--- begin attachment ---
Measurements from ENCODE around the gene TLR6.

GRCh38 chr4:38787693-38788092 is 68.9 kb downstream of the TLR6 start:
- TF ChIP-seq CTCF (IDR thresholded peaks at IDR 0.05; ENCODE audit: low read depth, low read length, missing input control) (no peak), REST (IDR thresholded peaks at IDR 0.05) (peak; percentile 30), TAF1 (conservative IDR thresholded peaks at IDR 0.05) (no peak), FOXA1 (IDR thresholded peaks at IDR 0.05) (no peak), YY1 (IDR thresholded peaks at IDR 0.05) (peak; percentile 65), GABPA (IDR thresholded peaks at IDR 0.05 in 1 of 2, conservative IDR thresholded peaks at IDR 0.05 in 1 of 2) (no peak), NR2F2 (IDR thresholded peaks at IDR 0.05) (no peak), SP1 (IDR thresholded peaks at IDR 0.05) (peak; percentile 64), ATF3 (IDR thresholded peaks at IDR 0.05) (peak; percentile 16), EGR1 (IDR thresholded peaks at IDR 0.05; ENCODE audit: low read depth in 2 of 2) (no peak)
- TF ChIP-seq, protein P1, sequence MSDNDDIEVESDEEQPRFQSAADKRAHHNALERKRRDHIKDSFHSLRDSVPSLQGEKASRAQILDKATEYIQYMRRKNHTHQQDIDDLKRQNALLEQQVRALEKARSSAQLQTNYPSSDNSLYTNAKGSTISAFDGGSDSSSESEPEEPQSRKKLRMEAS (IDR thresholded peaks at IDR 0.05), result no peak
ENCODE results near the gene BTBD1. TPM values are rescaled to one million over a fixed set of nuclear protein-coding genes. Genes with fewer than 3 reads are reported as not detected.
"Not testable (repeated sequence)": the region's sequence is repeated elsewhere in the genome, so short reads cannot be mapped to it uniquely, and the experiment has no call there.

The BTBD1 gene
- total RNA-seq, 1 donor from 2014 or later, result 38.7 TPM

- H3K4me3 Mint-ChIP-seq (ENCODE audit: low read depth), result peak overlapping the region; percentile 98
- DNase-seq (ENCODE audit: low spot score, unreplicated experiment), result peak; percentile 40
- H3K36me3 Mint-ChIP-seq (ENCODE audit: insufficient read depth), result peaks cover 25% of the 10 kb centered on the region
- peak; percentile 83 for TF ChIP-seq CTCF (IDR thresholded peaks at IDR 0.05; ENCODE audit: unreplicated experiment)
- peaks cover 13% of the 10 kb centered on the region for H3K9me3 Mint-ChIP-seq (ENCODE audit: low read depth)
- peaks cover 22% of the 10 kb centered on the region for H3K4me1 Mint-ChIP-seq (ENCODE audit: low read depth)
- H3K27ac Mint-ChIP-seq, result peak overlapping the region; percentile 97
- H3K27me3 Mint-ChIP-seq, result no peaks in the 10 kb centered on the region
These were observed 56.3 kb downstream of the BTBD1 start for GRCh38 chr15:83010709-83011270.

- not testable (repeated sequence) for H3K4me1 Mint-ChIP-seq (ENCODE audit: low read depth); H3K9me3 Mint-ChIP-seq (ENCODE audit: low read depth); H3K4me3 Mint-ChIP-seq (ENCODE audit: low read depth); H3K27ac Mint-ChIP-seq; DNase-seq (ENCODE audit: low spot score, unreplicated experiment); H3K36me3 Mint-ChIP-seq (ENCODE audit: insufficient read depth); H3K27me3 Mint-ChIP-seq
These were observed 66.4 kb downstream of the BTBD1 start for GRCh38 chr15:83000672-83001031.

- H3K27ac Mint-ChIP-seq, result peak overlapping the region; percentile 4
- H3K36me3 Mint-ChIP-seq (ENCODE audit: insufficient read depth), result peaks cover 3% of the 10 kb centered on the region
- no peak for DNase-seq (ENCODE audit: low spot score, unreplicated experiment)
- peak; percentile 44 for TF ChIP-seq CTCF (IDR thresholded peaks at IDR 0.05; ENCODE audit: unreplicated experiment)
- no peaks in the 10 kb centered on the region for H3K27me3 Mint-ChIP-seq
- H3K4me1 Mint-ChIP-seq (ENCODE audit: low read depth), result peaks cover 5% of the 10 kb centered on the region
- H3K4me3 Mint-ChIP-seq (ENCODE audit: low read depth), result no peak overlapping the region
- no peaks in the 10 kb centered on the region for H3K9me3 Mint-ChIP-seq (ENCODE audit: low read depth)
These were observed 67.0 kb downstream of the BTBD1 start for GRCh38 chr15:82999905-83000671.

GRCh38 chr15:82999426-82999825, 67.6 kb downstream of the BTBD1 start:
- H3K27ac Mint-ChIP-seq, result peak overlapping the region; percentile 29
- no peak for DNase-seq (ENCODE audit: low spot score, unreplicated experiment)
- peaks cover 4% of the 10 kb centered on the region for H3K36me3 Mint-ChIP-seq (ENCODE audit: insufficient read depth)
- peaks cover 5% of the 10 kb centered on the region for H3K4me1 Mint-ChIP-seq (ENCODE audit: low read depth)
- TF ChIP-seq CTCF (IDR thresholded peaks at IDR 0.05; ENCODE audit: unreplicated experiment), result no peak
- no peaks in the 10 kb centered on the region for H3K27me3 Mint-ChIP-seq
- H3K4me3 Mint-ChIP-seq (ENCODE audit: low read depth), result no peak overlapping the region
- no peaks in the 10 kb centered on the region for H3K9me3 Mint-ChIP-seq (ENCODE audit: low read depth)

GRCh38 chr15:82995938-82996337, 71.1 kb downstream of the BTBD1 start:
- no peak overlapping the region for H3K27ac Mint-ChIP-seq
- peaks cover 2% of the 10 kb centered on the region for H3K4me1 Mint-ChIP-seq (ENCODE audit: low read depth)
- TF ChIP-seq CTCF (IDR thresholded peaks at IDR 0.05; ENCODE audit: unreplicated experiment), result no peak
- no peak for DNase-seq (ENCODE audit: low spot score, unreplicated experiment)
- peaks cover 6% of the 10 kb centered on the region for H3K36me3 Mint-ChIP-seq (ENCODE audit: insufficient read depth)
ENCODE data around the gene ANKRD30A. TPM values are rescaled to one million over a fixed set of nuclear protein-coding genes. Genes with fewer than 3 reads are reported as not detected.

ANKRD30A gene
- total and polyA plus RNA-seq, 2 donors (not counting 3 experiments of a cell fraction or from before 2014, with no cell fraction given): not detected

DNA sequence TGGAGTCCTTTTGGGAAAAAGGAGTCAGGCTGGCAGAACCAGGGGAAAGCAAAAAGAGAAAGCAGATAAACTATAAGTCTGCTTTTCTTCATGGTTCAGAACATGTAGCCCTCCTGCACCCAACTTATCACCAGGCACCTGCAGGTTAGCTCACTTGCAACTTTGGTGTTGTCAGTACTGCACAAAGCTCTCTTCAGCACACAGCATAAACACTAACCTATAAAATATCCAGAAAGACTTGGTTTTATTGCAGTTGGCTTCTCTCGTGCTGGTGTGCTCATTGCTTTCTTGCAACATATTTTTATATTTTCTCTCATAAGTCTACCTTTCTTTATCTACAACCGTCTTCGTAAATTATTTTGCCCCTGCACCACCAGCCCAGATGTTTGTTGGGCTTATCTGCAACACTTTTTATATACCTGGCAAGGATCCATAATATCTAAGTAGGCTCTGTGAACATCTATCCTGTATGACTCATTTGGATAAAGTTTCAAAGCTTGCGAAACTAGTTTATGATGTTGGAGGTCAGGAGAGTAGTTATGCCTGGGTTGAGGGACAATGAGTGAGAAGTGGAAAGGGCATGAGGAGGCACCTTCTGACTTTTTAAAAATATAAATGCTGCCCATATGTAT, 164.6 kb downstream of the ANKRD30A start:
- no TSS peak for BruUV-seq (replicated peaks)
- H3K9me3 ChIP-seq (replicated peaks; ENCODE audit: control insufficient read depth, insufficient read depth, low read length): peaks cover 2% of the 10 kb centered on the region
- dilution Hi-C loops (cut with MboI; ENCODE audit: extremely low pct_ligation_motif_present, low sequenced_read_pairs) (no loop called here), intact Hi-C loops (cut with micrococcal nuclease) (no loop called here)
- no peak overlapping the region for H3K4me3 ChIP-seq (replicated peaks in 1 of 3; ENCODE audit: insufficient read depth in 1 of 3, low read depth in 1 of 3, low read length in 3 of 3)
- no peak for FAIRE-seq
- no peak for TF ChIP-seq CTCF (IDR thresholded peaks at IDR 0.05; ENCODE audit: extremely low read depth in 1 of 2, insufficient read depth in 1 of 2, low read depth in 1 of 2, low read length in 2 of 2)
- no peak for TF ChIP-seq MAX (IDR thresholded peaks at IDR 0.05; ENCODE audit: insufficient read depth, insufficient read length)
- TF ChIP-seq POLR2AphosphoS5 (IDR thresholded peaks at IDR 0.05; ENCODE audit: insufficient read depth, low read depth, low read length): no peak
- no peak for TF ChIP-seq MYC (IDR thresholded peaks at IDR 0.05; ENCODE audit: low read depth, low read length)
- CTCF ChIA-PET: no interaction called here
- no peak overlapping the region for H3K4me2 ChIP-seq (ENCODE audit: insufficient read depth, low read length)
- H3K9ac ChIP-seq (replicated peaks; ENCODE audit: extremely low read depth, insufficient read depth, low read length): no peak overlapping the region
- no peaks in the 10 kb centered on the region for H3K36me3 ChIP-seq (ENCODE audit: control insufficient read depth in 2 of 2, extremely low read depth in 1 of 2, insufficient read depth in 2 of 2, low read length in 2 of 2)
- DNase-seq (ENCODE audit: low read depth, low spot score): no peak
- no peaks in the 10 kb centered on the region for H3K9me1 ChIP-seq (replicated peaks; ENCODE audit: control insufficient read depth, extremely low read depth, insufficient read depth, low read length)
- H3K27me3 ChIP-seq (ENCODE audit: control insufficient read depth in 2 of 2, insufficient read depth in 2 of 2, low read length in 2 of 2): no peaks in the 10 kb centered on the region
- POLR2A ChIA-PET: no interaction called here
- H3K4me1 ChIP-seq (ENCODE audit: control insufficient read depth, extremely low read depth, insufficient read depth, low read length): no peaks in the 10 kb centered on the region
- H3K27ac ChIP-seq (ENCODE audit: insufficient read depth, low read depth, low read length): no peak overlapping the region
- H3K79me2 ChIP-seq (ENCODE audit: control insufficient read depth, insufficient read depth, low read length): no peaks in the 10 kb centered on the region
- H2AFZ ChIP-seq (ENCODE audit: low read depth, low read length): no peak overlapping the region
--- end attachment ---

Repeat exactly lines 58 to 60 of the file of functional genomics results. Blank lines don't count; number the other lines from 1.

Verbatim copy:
- no peak overlapping the region for H3K4me2 ChIP-seq (ENCODE audit: insufficient read depth, low read length)
- H3K9ac ChIP-seq (replicated peaks; ENCODE audit: extremely low read depth, insufficient read depth, low read length): no peak overlapping the region
- no peaks in the 10 kb centered on the region for H3K36me3 ChIP-seq (ENCODE audit: control insufficient read depth in 2 of 2, extremely low read depth in 1 of 2, insufficient read depth in 2 of 2, low read length in 2 of 2)